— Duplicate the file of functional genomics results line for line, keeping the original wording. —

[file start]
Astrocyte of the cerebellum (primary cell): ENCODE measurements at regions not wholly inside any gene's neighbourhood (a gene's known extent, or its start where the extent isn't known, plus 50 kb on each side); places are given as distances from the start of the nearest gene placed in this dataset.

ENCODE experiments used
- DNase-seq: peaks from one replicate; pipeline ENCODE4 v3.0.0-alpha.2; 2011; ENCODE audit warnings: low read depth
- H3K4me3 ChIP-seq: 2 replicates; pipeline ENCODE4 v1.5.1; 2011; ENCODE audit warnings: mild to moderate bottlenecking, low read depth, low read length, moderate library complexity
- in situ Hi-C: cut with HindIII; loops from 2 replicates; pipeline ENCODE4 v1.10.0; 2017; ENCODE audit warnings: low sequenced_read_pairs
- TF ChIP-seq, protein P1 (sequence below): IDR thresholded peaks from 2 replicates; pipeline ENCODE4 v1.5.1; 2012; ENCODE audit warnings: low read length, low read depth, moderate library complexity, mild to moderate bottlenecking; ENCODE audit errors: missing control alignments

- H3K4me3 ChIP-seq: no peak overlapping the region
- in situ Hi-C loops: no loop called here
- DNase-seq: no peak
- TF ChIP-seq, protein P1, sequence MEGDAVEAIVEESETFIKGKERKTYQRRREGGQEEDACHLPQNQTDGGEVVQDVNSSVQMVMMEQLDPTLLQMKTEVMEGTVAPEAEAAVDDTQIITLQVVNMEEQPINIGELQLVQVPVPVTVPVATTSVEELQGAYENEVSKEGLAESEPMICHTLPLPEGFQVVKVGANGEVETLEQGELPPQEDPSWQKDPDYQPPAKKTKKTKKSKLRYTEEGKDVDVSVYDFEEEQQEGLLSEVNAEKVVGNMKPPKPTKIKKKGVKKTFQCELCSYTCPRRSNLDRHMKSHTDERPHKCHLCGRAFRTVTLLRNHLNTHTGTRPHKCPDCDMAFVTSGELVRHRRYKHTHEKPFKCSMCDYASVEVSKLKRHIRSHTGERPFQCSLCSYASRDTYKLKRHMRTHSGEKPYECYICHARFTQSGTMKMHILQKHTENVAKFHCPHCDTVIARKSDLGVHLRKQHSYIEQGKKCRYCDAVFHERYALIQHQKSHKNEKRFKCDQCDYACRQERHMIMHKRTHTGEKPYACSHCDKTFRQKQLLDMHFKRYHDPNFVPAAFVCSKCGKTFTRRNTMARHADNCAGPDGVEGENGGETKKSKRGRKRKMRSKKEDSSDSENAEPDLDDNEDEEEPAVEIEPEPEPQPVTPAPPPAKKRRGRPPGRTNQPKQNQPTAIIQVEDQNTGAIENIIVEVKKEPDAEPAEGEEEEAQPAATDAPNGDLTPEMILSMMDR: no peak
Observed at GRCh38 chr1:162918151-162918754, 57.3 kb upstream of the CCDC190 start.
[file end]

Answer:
Astrocyte of the cerebellum (primary cell): ENCODE measurements at regions not wholly inside any gene's neighbourhood (a gene's known extent, or its start where the extent isn't known, plus 50 kb on each side); places are given as distances from the start of the nearest gene placed in this dataset.

ENCODE experiments used
- DNase-seq: peaks from one replicate; pipeline ENCODE4 v3.0.0-alpha.2; 2011; ENCODE audit warnings: low read depth
- H3K4me3 ChIP-seq: 2 replicates; pipeline ENCODE4 v1.5.1; 2011; ENCODE audit warnings: mild to moderate bottlenecking, low read depth, low read length, moderate library complexity
- in situ Hi-C: cut with HindIII; loops from 2 replicates; pipeline ENCODE4 v1.10.0; 2017; ENCODE audit warnings: low sequenced_read_pairs
- TF ChIP-seq, protein P1 (sequence below): IDR thresholded peaks from 2 replicates; pipeline ENCODE4 v1.5.1; 2012; ENCODE audit warnings: low read length, low read depth, moderate library complexity, mild to moderate bottlenecking; ENCODE audit errors: missing control alignments

- H3K4me3 ChIP-seq: no peak overlapping the region
- in situ Hi-C loops: no loop called here
- DNase-seq: no peak
- TF ChIP-seq, protein P1, sequence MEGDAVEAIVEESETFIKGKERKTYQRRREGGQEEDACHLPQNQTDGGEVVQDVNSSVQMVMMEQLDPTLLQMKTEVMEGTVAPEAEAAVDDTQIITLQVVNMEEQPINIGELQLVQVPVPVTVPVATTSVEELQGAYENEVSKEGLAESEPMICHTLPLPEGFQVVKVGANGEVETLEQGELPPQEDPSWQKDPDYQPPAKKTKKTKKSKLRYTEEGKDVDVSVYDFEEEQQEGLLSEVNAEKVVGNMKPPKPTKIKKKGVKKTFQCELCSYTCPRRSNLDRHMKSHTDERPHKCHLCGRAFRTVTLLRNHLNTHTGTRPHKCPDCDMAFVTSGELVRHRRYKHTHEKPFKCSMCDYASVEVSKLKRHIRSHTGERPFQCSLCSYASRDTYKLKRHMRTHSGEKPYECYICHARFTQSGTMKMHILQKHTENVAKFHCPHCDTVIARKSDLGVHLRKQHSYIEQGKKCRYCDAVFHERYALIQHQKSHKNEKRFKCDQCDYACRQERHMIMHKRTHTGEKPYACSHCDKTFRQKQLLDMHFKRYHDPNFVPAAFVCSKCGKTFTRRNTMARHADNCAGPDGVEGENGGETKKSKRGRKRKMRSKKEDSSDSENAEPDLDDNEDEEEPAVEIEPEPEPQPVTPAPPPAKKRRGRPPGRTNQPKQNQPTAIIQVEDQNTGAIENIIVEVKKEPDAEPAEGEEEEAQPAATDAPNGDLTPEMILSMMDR: no peak
Observed at GRCh38 chr1:162918151-162918754, 57.3 kb upstream of the CCDC190 start.